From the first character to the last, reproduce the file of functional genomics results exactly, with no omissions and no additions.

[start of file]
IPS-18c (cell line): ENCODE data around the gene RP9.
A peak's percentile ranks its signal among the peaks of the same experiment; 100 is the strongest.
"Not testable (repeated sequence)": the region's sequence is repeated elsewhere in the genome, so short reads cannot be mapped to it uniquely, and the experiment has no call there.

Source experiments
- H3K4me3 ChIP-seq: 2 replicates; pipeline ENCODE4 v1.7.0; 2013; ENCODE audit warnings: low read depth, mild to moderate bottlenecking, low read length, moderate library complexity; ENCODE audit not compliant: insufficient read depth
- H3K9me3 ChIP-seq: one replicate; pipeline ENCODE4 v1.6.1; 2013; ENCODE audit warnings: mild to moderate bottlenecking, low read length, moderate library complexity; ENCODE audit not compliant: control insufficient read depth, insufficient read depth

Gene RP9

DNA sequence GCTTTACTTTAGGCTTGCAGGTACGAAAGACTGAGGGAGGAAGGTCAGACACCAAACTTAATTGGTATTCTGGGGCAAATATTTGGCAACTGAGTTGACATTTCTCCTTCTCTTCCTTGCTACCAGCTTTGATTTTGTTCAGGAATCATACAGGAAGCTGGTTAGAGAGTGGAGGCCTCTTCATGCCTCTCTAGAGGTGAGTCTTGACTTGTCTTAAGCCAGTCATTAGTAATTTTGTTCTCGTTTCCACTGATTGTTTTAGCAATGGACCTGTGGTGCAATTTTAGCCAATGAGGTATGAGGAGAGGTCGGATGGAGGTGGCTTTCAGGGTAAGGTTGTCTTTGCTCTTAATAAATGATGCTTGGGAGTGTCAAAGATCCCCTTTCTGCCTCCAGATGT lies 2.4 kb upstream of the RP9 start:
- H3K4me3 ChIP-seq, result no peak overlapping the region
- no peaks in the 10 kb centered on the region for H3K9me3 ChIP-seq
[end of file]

IPS-18c (cell line): ENCODE data around the gene RP9.
A peak's percentile ranks its signal among the peaks of the same experiment; 100 is the strongest.
"Not testable (repeated sequence)": the region's sequence is repeated elsewhere in the genome, so short reads cannot be mapped to it uniquely, and the experiment has no call there.

Source experiments
- H3K4me3 ChIP-seq: 2 replicates; pipeline ENCODE4 v1.7.0; 2013; ENCODE audit warnings: low read depth, mild to moderate bottlenecking, low read length, moderate library complexity; ENCODE audit not compliant: insufficient read depth
- H3K9me3 ChIP-seq: one replicate; pipeline ENCODE4 v1.6.1; 2013; ENCODE audit warnings: mild to moderate bottlenecking, low read length, moderate library complexity; ENCODE audit not compliant: control insufficient read depth, insufficient read depth

Gene RP9

DNA sequence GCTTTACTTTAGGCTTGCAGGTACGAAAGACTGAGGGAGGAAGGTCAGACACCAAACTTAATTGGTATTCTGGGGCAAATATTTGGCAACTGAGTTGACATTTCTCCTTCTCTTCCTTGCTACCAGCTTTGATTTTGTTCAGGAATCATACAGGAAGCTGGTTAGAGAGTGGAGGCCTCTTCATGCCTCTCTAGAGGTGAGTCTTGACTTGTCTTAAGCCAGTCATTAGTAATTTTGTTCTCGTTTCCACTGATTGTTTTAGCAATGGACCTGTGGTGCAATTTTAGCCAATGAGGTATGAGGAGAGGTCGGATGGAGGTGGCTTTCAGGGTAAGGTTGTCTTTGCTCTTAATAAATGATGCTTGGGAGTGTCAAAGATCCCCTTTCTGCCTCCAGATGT lies 2.4 kb upstream of the RP9 start:
- H3K4me3 ChIP-seq, result no peak overlapping the region
- no peaks in the 10 kb centered on the region for H3K9me3 ChIP-seq